The Last Dance: Michael Jordan, Scottie Pippin & Dennis Rodman

There has been much said and wrote about the Netflix series "The Last Dance" some positive, some negative, but no matter what side of the fence you sit on it was compelling viewing. It is exactly why Netflix spent big money on putting this together!

Growing up in the 80's Basketball for me was a sport that I could and loved to watch. I had no idea of the rules other than the two points/ three points shooting areas and that you couldn't just pick the ball up and peg it towards the net in the attempt to score. I loved the fact that it seemed physical and occasionally the odd handbags at 10 paces broke out, but once the Barcelona Olympics came around in 1992, it was something that I spent hours watching.

Like so many Brits of my vintage, I grew up watching the era dominated by the LA Lakers and Boston Celtics, it was the teams that were highlighted on the TV in the UK at the time and everyone knew of "Magic" Johnson.

For many, the 92' Olympics was the first time that we were introduced to "The Dream Team" and the true talent of American Basketball. This fact that they went on to become Gold Medalists and the whole controversy of Jordan draping the American flag to hid the Reebok logo, is still talked about today, that in itself must have been worth the multi million dollar deal that Reebok shelled out alone.

Below: “Dream Team” members Scottie Pippen, left, Michael Jordan, center, and Clyde Drexler, pose with their gold medals at the 1992 Barcelona Olympics

The one thing that was evident was that Jordan was loyal to his brand and that by hook or by crook, he was not going to be promoting anything other than his interest during the medal ceremony. This caused significant debate, however this was someone who was going to stick to their guns on the subject and not give an inch.

JORDAN and the Bulls and the other team

Michael Jordan signed for the Chicago Bulls in 1984 (to put this in context I was 4), by the time that he finally retired (for the final time) in 2003, he had racked up over 1,070 games scoring over 32,000 points with an average of 30.1 points per game. He had won 6 NBA Championships, 6 NBA Final MVP awards, appeared 14 times as an All-Star and 2 Olympic Gold Medals, however even the mighty Michael Jordan couldn't work his magic for the Washington Wizards.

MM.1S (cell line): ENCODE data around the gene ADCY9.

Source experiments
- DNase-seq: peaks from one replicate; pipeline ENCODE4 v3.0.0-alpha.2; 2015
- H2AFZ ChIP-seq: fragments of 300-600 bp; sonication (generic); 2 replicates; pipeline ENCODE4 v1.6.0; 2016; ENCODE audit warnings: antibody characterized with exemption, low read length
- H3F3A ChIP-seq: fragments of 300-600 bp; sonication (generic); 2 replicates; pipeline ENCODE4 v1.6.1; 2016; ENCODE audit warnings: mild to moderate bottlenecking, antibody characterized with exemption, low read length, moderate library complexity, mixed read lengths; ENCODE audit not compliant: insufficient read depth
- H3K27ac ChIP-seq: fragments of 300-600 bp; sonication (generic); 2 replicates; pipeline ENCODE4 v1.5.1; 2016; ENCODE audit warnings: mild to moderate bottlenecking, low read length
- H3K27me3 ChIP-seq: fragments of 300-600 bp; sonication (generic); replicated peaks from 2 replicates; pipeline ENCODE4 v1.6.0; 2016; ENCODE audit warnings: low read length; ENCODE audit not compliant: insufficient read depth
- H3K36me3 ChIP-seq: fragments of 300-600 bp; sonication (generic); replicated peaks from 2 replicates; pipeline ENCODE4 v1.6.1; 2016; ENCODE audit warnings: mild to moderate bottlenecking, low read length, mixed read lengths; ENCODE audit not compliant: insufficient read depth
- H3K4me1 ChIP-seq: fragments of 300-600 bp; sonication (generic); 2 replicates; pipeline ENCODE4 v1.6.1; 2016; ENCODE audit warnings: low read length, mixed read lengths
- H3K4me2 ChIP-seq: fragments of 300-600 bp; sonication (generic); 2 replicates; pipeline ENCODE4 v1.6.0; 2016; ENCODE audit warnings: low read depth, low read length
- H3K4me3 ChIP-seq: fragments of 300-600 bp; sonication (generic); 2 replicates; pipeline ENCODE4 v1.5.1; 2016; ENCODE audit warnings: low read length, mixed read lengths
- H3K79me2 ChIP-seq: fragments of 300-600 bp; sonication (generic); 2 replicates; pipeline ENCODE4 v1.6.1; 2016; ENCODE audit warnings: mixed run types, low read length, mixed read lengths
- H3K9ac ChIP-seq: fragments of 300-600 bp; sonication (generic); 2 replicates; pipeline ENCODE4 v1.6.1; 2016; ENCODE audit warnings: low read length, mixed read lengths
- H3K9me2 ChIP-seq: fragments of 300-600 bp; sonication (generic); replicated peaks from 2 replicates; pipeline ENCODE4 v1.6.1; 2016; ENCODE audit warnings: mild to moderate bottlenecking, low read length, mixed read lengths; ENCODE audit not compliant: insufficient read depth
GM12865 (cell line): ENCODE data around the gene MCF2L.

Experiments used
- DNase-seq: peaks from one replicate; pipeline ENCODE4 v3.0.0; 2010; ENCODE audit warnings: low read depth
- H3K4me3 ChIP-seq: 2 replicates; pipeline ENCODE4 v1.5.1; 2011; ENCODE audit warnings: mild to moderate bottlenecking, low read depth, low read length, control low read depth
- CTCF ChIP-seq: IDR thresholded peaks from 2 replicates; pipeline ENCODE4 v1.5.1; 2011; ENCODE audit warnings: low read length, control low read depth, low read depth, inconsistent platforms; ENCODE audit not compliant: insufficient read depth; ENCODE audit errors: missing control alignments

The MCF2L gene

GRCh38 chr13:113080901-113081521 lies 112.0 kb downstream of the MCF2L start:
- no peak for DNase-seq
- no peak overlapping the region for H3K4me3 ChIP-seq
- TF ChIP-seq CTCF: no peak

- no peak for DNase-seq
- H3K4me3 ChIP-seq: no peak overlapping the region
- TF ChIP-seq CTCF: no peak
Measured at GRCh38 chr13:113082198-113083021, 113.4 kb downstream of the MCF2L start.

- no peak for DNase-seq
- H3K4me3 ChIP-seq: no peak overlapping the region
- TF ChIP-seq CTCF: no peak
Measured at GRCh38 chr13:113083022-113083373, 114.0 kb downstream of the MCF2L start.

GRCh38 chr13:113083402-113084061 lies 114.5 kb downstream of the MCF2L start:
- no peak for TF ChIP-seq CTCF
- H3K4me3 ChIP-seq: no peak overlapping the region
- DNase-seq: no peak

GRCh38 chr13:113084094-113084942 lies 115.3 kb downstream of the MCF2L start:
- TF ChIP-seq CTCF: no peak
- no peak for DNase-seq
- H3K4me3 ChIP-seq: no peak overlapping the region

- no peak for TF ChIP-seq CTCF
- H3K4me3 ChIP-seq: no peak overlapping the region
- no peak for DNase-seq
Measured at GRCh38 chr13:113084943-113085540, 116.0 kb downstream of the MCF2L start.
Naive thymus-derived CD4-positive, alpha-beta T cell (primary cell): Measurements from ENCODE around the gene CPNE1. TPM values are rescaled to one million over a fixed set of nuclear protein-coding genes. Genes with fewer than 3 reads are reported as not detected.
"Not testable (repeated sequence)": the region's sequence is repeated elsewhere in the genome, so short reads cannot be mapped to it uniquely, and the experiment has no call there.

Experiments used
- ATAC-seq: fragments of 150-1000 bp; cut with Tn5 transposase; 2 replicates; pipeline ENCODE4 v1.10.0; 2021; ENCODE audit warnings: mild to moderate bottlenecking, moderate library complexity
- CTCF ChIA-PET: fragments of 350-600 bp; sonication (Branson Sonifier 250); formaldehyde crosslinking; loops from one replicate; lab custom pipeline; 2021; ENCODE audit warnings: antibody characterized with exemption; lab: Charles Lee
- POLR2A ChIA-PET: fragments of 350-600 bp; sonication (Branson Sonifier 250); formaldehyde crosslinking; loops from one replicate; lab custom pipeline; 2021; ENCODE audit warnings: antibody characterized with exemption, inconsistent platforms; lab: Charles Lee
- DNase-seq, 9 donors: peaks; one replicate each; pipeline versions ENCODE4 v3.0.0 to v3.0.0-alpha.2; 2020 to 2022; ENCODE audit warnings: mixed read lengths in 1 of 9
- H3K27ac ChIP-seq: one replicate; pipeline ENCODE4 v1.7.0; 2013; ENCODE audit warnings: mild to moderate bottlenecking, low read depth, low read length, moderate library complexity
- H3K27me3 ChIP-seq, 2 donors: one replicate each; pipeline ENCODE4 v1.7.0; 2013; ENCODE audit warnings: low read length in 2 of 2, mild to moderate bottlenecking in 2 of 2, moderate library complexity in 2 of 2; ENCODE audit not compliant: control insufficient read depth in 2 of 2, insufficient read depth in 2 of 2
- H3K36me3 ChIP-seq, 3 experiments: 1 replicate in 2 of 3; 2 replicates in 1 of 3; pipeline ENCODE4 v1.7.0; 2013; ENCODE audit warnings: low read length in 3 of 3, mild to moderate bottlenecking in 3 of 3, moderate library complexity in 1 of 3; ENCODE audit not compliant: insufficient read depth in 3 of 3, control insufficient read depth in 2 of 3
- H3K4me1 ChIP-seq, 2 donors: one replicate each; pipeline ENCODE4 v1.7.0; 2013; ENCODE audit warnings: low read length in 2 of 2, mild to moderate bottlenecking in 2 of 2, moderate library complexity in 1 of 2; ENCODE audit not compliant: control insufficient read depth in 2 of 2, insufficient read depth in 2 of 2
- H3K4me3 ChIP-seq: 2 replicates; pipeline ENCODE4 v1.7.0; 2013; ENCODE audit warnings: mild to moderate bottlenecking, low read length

During his time at the Chicago Bulls, Jordan would train hard and party hard (although no one appeared to party as hard as Dennis Rodman) and started to set an extremely high standard. Arguably more talented that Kobi (in my opinion), Jordan become notorious for setting what many claimed to be an unachievable benchmark in his quest for victory and perfection. This had far reaching consequences outside the team, as players where exposed to a barrage should MJ feel they were not giving 100%.

JORDAN the Basketballer, JORDAN the Leader

Jordan was for all intents and purposes a pure Basketball scholar. He learnt every part of the game and practice was just something that was expected to occur without question. Here are the three things why I think Jordan is not only an amazing Basketballer, but a Leader.


Jordan learned ALL aspects of the game. Both offence and defence. It is something that every leader should emulate in my opinion. His knowledge gave him the confidence to execute in any circumstance that he found himself. He was not afraid to make tough or unpopular decisions and achieved this without bringing in emotion, something that a number of current leaders struggle to achieve. Because Jordan studied his team, his organisation, his teammates and his opponents, he was able to use this knowledge to not only propel his team to complete two three-peats, but into NBA folk-law and himself become arguably the greatest player of all time.

We live in a society where it is now founded upon to make business decisions, in the fear that someone may get upset or have their feelings hurt. This is the new black cloud over CEO. CEO's and executives now want to be liked, rather than be respected for doing their jobs. Lets cut to the chase, you become a CEO or executive to make money and make the business money. Shareholders and board members want results not hugs.

Jordan's expectation was that you would do your job, execute it to a high level of precision and effectiveness and achieve this by learning and implementing what you have leaned. Everyone was held to a high standard, if you were not able to meet that high standard, you weren't in Jordan's team.